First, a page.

An Open Book: What I Read in December

December was the first month where I waged an e-book battle and lost.

I finally got my hands on an e-book version of The Worse Journey in the World through the library that’s been checked out for several months. I plowed through the chapters, staying up for hours every night reading long after Cory drifted off to sleep. But this book is a beast (600+ pages), and though I got 75% of the way through it in two weeks, the library yanked it back from me before I had the chance to finish it. There was already a line of people with holds on the book when I tried to renew it, so now I’m in line with a hold as well. The book is engaging and exciting (even though I know how it ends), and I’m anxious to get it back on my Kindle so I can (hopefully) finish it in January.

This post is coming to you from Spain, where I’m finishing it up between sips of local Spanish wine. One of the highlights of this trip has been a visit to a wonderful new and used bookstore in Madrid called Desperate Literature. Cory and I spent a long time browsing the books on the store’s shelves, and walked away with several. The experience was wonderful, and I hope to write a separate post on it soon, but this is all to say that I’m currently reading a legitimate printed book right now, which is so nice.

This month I finished three books – two non-fiction and one fiction (which Cory and I read aloud together) – so I’m still successfully varying my reading genres. I set the goal of reading 30 books in 2016, a number I always aim for, and ended up reading 36.

Here’s to reading more stellar books in 2017!

December book titles

I Know Why the Caged Bird Sings by Maya Angelou

Three-line review: How has it taken me so long finally mark this beautiful yet simple book as “read?” I actually listened to the audio book, read by Angelou herself, and it was exceptionally powerful to hear her narrate painful, profound and poignant moments that defined her childhood and influenced her life’s course. There is nothing easy about hearing someone read about their own memories, like being molested at the tender age of eight, but it made this book that much better for me.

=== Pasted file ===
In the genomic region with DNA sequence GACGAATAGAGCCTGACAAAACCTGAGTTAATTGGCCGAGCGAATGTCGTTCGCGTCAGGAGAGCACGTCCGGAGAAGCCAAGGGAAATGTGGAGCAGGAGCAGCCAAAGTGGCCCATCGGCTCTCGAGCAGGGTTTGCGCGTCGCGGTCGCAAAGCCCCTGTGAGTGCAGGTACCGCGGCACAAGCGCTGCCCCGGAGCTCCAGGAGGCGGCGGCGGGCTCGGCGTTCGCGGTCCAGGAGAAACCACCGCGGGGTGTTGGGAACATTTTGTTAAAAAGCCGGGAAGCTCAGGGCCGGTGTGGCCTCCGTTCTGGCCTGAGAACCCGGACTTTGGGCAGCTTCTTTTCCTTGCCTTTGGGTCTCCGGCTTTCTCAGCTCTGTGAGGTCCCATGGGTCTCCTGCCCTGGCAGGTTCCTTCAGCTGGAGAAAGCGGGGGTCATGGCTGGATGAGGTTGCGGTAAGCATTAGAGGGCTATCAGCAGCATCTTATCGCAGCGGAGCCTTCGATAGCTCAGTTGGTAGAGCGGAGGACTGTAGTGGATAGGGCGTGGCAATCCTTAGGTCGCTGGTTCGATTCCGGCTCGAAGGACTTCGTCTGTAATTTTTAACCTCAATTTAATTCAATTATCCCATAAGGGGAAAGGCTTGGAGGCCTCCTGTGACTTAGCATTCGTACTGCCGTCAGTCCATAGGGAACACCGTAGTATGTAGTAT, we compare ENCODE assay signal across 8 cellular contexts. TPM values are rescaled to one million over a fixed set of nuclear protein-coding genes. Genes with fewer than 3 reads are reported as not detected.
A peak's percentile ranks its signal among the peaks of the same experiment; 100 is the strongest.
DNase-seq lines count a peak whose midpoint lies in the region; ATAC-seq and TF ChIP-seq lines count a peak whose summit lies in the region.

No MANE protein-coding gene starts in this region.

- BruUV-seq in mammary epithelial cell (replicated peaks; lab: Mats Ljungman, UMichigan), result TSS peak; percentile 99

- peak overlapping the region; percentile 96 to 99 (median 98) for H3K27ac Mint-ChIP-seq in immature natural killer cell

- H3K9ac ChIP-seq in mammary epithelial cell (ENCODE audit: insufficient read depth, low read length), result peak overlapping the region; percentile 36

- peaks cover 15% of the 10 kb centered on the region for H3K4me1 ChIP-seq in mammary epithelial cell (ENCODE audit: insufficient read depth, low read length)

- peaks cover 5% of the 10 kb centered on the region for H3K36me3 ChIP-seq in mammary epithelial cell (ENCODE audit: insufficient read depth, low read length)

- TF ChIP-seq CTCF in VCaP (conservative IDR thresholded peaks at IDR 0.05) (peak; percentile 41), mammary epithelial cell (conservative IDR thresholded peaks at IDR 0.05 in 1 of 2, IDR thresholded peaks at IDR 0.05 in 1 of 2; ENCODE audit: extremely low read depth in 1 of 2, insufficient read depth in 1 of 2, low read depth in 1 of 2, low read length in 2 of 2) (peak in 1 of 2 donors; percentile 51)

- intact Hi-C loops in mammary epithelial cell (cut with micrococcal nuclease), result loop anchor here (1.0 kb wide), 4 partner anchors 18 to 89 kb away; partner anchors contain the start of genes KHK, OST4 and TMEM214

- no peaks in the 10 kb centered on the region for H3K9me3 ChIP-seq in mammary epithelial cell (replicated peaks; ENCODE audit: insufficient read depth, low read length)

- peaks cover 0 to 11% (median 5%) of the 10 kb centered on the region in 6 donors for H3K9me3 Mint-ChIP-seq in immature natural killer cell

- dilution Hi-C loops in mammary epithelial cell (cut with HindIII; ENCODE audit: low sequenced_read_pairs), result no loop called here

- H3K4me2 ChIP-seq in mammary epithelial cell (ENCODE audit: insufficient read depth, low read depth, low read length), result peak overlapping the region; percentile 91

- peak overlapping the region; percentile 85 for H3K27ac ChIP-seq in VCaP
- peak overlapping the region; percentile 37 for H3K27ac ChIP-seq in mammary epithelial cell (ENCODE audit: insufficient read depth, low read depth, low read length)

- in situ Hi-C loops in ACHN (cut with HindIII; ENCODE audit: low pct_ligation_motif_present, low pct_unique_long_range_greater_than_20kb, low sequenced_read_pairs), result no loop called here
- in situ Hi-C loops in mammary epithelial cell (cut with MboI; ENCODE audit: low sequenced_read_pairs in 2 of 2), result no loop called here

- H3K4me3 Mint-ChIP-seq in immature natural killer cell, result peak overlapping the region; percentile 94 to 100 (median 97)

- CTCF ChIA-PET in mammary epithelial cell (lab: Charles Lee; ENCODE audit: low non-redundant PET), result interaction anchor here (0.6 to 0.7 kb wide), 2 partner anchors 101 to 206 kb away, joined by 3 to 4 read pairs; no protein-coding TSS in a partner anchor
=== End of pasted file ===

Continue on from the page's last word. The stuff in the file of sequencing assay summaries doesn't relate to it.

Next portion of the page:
A Christmas Carol by Charles Dickens

Three-line review: Even though we watch a movie version of A Christmas Carol every year, it’s been a long time since I read the book, and I remember now why it is considered a classic. Though Dickens is verbose and wordy, he’s actually quite clever, and Cory and I both enjoyed talking about the creative word choices and imagery he elicited throughout this popular story. And, of course, the book has a message worth revisiting every year, whether through book or film.

Hope in the Dark: Untold Histories, Wild Possibilities by Rebecca Solnit

Three-line review: After this year’s presidential election, I decided to read more non-fiction that offers insight and perspective into the people, movements and global concepts that build the world’s foundation, which is why this book ended up on my to-read list. As the title notes, it highlights times in past years (especially during the Bush presidency) when grassroots initiatives have made a positive impact on the living conditions of whole communities and societies. However, Solnit also reminds readers that working toward hope and a better world is not a one-time task but an ongoing effort – something I think we all need to keep in mind as we move into 2017.

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